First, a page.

The Tui on the track, note the now forward-braced rollover hoop.


Alan McCall was a respected mechanic at McLaren when he produced the Tui F3 car in 1970, Tui is the name of a small bird from McCall’s native New Zealand. In 1971 a Formula B car was built which acted as base for the 1972 F2 car which Dave Morgan and John Watson showed had some promise. McCall then became involved in building the tub for the Tecno F1 project. The Tui was then converted to run in the North American F Atlantic but without great success and after this Tui were not seen again.


The Tui AM1 consisted of an aluminium monocoque with outboard suspension, the Broadspeed engine acted as a stressed member. Many of the parts used were ex-McLaren including the wheels, uprights and windscreen.
Wheelbase: 84.5 ins.
Track front: 54 ins. Rear: 56 ins.

Bet Hawthorne showed the car had potential but like many of the smaller teams with no budgets getting hold of a decent engine was a problem. The best finish for the AM1 was a fourth in a Lombank round at Brands Hatch.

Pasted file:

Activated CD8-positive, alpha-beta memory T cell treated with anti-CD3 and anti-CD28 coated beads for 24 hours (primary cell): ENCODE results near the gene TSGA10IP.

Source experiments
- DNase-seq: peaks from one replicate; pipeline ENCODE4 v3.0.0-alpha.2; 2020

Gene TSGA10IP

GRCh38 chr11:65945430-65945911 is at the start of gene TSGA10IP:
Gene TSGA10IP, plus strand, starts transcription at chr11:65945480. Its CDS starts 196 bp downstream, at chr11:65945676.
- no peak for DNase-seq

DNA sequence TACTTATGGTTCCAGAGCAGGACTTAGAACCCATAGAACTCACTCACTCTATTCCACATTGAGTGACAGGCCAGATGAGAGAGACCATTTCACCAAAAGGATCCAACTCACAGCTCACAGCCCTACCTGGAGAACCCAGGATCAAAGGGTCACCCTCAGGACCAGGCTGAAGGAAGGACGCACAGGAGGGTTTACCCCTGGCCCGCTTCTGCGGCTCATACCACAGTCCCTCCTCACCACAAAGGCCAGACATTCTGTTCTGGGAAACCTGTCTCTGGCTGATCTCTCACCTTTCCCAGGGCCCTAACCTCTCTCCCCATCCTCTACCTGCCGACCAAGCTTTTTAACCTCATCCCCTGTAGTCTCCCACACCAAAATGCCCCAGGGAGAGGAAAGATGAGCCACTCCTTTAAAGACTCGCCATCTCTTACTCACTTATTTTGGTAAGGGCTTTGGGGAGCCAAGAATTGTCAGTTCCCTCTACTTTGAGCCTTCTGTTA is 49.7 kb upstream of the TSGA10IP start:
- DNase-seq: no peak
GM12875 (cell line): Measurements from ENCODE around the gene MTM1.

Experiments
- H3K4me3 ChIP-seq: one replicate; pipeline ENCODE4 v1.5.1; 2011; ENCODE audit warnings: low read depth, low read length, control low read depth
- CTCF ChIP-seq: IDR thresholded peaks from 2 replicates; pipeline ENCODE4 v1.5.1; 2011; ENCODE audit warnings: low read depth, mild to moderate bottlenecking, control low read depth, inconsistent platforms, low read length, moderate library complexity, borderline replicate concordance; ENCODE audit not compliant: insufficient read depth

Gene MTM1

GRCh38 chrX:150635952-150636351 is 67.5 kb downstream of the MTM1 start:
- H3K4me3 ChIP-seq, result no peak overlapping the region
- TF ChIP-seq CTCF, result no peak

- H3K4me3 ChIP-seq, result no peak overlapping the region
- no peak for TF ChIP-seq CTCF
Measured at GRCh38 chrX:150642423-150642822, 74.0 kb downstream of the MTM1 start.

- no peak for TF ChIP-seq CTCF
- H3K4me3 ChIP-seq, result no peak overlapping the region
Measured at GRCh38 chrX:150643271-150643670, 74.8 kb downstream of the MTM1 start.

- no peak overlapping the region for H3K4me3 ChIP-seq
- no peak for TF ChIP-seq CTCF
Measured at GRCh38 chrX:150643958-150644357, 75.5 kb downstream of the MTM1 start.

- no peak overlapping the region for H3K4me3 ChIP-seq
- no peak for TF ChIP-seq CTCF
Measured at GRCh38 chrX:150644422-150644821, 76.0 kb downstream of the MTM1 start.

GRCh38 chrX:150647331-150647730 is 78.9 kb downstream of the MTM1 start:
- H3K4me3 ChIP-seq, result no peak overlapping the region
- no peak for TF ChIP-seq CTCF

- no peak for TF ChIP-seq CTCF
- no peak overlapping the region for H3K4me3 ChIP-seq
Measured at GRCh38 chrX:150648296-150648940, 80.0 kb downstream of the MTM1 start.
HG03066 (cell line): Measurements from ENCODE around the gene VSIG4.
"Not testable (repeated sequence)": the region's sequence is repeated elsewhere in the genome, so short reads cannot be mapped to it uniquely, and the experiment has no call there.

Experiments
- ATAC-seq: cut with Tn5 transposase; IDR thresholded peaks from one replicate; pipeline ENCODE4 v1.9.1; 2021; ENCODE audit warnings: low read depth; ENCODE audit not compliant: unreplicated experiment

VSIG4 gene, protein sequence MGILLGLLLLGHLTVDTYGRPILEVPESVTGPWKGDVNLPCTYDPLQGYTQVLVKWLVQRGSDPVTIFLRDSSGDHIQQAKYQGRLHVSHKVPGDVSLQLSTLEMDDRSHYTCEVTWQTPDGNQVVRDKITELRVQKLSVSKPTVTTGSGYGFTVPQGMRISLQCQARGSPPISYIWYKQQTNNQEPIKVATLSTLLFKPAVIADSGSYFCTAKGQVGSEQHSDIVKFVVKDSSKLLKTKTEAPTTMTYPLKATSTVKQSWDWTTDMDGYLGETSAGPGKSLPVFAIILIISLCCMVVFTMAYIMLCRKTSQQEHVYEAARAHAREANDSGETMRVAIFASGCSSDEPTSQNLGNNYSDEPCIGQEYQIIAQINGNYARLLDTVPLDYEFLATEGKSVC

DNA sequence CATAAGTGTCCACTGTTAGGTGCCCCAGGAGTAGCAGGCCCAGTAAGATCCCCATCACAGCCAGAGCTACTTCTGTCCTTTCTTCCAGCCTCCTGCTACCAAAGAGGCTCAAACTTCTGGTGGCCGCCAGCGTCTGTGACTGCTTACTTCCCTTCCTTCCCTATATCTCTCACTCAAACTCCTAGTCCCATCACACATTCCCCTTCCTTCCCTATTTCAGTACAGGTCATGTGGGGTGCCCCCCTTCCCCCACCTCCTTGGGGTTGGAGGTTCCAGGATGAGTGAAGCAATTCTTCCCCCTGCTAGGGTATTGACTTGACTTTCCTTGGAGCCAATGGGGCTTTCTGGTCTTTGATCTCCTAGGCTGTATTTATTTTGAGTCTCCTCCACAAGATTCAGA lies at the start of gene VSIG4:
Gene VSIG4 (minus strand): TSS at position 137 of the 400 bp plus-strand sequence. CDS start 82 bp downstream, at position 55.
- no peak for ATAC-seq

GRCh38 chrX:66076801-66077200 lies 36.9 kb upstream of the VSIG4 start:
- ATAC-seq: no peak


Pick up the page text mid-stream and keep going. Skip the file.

Bert Hawthorne.


The pictures of the 1964 Abarth F3 indicate that the chassis was the same as that used for the F2 design, in addition track and wheelbase dimensions were virtually identical. It was a conventional spaceframe design with wishbone-based outboard suspension front and rear. Front track was 1320mm, rear 1330mm, wheelbase 2300mm and the chassis weighed 400kg. The engine was a 982cc Fiat-based unit with a four-speed gearbox, a Weber 40DCD carburetor was used and power was quoted as 88bhp at 7900rpm.
For whatever reason, perhaps the F3 engine wasn’t up to the job, the Abarth never raced.

Alan McCall sitting in his own design.